On November 23th the Keystone XL Pipeline leaked 210,000 gallons of oil across South Dakota. The spill is the largest produced by Keystone to date. TransCanada, the pipeline’s operator, announced that the spill will not affect waterways or wildlife. Additionally, the spill was reportedly shut down “within minutes” of the accident being noticed. The 2,600 mile long pipeline promised to have no more than eleven spills over its fifty-year projected lifetime. However, the Thanksgiving spill marks the second one in under two years. In April 2016 the pipeline spilled 16,800 gallons of oil-  or about 400 barrels-  and the clean-up took around two months to complete. This spill is more than ten times bigger than the initial spill, or around 5,000 barrels of oil. Continue reading

The NFL and the National Anthem

By: Tyler Zaring, Sports Editor

With the start of school and the month of September also comes football for all age groups. Being one of the top four major sports in America mean that many people tune in on Sundays to watch their favorite NFL team. This year has been a completely different story for fans and their team’s.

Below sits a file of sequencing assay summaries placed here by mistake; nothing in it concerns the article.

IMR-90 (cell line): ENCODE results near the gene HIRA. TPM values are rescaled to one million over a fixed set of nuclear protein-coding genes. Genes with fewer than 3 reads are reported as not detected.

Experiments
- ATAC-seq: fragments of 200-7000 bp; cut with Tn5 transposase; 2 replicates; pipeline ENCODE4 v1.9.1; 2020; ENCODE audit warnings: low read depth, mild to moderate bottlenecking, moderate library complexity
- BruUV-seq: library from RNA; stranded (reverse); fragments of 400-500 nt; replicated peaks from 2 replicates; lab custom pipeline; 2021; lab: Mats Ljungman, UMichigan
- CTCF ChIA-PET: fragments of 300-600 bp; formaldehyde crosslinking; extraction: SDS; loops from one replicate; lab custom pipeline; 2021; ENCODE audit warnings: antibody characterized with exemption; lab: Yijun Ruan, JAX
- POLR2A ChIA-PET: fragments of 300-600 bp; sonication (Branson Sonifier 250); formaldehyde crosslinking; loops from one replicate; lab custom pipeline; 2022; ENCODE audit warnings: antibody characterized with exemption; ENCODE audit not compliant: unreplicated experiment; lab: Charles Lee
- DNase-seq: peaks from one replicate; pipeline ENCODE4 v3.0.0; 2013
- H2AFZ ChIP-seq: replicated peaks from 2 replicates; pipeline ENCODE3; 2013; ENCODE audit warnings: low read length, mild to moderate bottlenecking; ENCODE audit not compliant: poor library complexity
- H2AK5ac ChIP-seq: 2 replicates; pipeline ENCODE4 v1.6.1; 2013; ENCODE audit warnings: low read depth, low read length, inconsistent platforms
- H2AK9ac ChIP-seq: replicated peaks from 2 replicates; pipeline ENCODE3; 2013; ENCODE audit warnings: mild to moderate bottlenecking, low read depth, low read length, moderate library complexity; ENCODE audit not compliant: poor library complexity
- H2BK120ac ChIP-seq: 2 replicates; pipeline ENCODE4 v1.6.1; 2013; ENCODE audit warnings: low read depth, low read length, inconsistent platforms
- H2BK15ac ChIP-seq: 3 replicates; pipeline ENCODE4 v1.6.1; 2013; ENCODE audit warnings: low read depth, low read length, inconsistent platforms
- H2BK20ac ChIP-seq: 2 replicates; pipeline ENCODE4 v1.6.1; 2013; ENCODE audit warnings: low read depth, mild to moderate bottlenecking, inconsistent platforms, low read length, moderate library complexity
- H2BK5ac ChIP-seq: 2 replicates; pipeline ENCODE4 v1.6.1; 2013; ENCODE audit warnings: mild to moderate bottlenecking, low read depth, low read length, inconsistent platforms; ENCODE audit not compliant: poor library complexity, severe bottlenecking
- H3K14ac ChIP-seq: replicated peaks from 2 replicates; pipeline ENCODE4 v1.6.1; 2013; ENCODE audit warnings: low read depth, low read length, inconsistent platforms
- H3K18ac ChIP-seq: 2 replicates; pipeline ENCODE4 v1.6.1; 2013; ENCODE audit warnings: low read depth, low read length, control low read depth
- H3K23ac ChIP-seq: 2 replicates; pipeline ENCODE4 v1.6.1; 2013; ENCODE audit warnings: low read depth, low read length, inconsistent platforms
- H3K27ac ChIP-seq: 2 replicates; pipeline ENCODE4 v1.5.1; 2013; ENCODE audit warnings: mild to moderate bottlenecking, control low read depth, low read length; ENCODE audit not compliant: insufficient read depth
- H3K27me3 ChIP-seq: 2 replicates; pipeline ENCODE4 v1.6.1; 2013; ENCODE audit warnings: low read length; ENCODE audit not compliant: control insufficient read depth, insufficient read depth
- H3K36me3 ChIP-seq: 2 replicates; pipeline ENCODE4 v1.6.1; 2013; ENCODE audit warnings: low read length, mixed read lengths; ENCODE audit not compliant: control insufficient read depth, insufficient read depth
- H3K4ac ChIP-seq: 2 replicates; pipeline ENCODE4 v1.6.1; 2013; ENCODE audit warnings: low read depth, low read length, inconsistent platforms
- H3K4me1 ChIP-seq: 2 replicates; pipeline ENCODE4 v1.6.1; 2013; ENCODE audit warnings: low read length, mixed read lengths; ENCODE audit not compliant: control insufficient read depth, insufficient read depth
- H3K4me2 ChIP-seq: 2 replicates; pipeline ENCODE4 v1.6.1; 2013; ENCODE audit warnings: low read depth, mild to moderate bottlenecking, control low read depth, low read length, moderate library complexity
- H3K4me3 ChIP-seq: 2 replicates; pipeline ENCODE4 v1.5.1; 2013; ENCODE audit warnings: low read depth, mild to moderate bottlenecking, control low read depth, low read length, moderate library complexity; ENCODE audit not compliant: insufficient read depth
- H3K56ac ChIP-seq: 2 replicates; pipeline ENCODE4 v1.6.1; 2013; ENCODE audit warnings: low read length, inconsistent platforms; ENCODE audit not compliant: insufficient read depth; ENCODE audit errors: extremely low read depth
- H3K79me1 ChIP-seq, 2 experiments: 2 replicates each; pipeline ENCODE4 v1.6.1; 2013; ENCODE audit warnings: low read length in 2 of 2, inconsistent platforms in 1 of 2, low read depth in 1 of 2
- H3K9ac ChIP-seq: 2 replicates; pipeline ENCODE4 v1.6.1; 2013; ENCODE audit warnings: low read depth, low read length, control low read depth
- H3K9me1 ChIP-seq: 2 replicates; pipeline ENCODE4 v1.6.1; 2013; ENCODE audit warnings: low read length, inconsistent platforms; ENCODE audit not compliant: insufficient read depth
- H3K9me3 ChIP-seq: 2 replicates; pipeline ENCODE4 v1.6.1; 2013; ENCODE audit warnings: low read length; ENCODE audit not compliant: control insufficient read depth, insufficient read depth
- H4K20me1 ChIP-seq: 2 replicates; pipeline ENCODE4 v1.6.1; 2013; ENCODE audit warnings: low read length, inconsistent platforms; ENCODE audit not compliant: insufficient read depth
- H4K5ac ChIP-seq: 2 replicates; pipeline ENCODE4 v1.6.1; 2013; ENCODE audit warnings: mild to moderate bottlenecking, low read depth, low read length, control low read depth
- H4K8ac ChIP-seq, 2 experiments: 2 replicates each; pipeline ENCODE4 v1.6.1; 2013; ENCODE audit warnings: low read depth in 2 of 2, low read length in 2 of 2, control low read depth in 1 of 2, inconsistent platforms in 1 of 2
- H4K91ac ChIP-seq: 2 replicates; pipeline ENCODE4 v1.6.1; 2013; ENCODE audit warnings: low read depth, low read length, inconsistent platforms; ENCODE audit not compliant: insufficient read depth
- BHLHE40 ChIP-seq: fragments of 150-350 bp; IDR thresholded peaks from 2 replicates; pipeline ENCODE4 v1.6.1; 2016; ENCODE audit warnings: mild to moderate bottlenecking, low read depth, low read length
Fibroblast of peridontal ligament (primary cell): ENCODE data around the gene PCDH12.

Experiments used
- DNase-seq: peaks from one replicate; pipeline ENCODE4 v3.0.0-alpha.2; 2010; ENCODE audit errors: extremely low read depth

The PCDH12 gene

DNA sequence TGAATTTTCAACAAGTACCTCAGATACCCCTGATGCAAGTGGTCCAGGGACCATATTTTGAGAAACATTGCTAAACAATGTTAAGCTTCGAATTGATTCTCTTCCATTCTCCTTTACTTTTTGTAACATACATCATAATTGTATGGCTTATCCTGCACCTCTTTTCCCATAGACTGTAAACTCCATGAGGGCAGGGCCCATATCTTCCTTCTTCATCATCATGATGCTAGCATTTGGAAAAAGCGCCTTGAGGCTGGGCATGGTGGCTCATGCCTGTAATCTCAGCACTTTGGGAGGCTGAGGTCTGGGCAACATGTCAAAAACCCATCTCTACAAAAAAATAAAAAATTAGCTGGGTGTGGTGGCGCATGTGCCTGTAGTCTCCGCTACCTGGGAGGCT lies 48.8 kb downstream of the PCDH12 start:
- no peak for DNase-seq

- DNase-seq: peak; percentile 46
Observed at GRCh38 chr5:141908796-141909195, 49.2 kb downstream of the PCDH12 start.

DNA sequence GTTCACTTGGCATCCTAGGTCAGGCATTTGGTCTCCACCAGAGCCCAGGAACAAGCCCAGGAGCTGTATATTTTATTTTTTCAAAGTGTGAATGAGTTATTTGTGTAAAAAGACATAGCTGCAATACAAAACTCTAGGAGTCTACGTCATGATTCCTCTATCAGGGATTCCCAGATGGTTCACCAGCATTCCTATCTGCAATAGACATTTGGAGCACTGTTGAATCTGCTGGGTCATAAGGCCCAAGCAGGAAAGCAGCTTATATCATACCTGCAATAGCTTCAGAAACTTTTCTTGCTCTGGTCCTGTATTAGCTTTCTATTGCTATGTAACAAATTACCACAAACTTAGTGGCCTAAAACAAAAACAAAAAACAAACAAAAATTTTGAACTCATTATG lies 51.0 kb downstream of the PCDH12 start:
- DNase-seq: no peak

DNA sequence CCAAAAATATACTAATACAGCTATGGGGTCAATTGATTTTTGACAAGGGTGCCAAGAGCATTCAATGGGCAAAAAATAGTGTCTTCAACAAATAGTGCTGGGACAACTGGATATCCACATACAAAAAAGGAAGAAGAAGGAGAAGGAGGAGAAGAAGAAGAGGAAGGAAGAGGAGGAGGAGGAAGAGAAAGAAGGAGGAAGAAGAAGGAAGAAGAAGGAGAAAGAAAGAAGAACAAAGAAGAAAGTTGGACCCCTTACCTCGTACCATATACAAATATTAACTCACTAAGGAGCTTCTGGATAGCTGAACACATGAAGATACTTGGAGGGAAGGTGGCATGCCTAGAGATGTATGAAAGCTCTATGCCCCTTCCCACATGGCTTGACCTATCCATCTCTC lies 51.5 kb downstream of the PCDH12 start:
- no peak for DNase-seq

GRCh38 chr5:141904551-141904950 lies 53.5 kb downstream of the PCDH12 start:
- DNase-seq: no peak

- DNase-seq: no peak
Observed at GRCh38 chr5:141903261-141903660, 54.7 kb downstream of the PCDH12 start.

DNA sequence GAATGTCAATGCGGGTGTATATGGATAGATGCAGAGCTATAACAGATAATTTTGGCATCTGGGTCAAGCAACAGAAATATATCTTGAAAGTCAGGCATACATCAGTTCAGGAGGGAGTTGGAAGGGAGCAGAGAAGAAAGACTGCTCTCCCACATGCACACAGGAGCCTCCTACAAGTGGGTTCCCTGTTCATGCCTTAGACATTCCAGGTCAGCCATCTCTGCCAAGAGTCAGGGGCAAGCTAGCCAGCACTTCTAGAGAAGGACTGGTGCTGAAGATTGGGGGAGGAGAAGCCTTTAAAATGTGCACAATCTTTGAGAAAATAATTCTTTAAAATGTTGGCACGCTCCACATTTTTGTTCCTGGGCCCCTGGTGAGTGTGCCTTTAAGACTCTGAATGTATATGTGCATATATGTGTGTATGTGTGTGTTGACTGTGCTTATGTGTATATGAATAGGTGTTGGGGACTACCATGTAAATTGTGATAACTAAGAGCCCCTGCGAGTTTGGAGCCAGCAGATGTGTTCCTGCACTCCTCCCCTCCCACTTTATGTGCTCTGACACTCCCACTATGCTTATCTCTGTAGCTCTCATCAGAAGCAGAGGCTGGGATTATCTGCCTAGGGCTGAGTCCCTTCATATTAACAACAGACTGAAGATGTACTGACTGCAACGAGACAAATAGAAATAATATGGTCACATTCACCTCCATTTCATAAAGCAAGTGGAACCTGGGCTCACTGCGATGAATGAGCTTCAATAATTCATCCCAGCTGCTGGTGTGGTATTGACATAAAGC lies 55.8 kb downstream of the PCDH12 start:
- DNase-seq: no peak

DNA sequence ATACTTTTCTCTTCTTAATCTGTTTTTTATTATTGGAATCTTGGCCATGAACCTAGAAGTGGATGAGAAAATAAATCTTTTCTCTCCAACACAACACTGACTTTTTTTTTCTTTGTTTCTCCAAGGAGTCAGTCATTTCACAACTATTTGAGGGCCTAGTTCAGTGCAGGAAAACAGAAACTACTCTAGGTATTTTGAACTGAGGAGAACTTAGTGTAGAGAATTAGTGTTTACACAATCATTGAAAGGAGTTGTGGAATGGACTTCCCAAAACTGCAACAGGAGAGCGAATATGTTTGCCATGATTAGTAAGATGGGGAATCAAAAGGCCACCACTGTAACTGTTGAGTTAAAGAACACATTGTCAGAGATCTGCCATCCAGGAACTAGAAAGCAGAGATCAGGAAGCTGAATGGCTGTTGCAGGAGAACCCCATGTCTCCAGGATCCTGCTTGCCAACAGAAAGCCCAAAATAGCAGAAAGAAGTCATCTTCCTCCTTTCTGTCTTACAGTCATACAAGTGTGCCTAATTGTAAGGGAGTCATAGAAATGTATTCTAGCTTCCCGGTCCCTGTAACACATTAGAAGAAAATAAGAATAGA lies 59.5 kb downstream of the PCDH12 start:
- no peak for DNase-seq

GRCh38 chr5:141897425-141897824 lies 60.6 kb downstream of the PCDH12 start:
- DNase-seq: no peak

I rarely miss watching my favorite Kansas City Chiefs game no matter the day and this year has been no different. For other fans this year, that is not true. Due to the players and at times even the owners demonstrations during the National Anthem many fans have vowed to never watch another game. Others have taken it a step further and joined in America’s new favorite thing to do in sports by burning their team jersey, flag, and even season tickets. Continue reading

New galaxy discovered with birth-date close to Big Bang

By: Hadley Bjerke, News Editor